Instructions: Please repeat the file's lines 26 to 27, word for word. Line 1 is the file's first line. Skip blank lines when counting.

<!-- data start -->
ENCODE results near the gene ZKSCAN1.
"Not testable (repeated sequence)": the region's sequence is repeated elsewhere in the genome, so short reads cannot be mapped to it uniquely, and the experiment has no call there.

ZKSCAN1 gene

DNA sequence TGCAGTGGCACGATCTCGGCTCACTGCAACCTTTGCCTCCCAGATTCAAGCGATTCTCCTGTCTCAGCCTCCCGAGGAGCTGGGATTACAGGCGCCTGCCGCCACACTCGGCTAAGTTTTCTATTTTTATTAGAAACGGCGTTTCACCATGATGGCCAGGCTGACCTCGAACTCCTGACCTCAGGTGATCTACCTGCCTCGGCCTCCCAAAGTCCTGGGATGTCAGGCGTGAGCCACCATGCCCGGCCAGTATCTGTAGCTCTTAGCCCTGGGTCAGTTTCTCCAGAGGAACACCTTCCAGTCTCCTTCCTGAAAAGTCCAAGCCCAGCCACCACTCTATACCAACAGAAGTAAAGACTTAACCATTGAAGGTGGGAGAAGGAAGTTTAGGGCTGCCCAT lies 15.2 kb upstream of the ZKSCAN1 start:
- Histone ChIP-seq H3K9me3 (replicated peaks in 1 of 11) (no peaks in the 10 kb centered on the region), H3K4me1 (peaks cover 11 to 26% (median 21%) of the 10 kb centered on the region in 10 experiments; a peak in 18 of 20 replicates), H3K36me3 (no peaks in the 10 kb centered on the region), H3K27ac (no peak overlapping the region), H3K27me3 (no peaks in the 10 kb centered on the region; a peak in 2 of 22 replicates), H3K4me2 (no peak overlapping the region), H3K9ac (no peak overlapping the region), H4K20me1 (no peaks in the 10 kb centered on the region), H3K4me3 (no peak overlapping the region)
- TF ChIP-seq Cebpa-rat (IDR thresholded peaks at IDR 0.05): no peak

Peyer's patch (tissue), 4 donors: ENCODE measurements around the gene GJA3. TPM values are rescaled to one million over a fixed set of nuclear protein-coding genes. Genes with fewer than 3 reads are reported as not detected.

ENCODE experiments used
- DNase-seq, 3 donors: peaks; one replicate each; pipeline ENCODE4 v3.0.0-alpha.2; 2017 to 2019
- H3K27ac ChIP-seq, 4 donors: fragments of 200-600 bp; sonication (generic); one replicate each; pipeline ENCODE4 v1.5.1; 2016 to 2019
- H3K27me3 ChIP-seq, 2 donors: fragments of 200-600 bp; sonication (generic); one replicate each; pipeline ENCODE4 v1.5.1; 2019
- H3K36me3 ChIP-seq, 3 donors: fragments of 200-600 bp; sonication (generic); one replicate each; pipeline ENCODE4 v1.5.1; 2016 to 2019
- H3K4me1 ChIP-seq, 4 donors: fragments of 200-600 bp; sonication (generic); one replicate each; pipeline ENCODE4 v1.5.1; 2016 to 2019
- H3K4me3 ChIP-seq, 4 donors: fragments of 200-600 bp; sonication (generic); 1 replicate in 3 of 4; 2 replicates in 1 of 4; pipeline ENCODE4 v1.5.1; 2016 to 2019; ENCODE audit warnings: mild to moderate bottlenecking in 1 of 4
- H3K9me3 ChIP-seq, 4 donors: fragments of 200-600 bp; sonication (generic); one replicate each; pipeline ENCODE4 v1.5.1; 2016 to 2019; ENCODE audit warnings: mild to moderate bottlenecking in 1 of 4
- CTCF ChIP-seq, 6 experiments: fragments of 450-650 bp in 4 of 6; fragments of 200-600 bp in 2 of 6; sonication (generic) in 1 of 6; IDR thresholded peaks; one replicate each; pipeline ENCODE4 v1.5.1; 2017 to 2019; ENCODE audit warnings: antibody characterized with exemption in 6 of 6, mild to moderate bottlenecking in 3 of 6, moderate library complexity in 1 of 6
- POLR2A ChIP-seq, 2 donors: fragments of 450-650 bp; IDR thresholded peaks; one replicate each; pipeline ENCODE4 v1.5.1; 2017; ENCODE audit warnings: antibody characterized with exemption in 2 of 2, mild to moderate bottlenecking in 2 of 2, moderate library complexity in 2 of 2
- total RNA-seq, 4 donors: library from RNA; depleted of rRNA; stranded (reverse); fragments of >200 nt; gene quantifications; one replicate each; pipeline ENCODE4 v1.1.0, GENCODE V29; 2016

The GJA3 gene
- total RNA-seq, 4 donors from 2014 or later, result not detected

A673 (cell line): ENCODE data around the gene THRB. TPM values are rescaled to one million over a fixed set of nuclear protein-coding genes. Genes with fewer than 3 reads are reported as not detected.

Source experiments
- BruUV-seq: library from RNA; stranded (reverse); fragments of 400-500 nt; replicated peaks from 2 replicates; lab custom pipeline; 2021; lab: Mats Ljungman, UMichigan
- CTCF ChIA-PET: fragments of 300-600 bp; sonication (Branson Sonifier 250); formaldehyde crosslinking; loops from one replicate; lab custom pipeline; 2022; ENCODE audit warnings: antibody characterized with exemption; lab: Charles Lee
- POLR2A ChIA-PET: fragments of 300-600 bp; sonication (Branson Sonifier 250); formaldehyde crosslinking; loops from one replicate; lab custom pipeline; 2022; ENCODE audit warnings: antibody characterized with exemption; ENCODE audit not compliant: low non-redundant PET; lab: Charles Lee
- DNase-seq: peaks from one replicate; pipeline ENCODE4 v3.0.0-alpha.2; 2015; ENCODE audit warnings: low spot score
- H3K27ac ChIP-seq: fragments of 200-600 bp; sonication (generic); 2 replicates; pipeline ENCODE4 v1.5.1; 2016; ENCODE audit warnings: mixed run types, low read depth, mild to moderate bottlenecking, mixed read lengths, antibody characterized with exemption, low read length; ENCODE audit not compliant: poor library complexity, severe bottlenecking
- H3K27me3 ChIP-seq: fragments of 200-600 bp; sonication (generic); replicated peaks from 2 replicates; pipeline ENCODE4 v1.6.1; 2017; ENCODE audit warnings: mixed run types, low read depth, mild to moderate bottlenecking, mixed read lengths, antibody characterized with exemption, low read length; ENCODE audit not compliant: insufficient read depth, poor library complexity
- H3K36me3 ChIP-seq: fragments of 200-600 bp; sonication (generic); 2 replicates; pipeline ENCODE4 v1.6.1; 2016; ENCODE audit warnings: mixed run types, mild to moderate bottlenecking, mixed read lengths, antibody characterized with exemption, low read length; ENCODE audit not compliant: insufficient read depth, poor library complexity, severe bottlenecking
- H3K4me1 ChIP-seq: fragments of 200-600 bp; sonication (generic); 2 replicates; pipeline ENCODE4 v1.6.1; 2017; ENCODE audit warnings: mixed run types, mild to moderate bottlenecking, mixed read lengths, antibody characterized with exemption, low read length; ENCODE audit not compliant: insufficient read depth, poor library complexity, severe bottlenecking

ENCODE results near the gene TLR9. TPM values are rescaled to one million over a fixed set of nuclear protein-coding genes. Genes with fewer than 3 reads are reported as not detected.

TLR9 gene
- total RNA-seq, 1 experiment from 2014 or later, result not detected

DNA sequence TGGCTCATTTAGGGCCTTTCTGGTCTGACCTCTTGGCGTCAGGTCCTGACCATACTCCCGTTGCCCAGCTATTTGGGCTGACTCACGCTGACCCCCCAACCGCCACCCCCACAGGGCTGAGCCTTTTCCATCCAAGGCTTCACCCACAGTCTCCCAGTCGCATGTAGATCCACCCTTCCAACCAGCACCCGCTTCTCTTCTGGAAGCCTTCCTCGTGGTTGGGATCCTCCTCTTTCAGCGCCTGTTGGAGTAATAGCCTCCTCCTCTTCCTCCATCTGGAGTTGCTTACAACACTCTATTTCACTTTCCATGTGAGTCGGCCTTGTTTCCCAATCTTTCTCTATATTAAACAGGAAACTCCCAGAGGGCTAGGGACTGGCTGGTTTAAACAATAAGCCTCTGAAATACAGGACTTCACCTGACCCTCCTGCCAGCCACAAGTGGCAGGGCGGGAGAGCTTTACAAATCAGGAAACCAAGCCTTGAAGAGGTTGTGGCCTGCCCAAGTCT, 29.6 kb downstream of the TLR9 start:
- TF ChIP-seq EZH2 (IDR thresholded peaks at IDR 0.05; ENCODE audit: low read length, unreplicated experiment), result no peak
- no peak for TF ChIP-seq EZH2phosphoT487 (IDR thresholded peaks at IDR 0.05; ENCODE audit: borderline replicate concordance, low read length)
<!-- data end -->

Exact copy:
- DNase-seq: peaks from one replicate; pipeline ENCODE4 v3.0.0-alpha.2; 2015; ENCODE audit warnings: low spot score
- H3K27ac ChIP-seq: fragments of 200-600 bp; sonication (generic); 2 replicates; pipeline ENCODE4 v1.5.1; 2016; ENCODE audit warnings: mixed run types, low read depth, mild to moderate bottlenecking, mixed read lengths, antibody characterized with exemption, low read length; ENCODE audit not compliant: poor library complexity, severe bottlenecking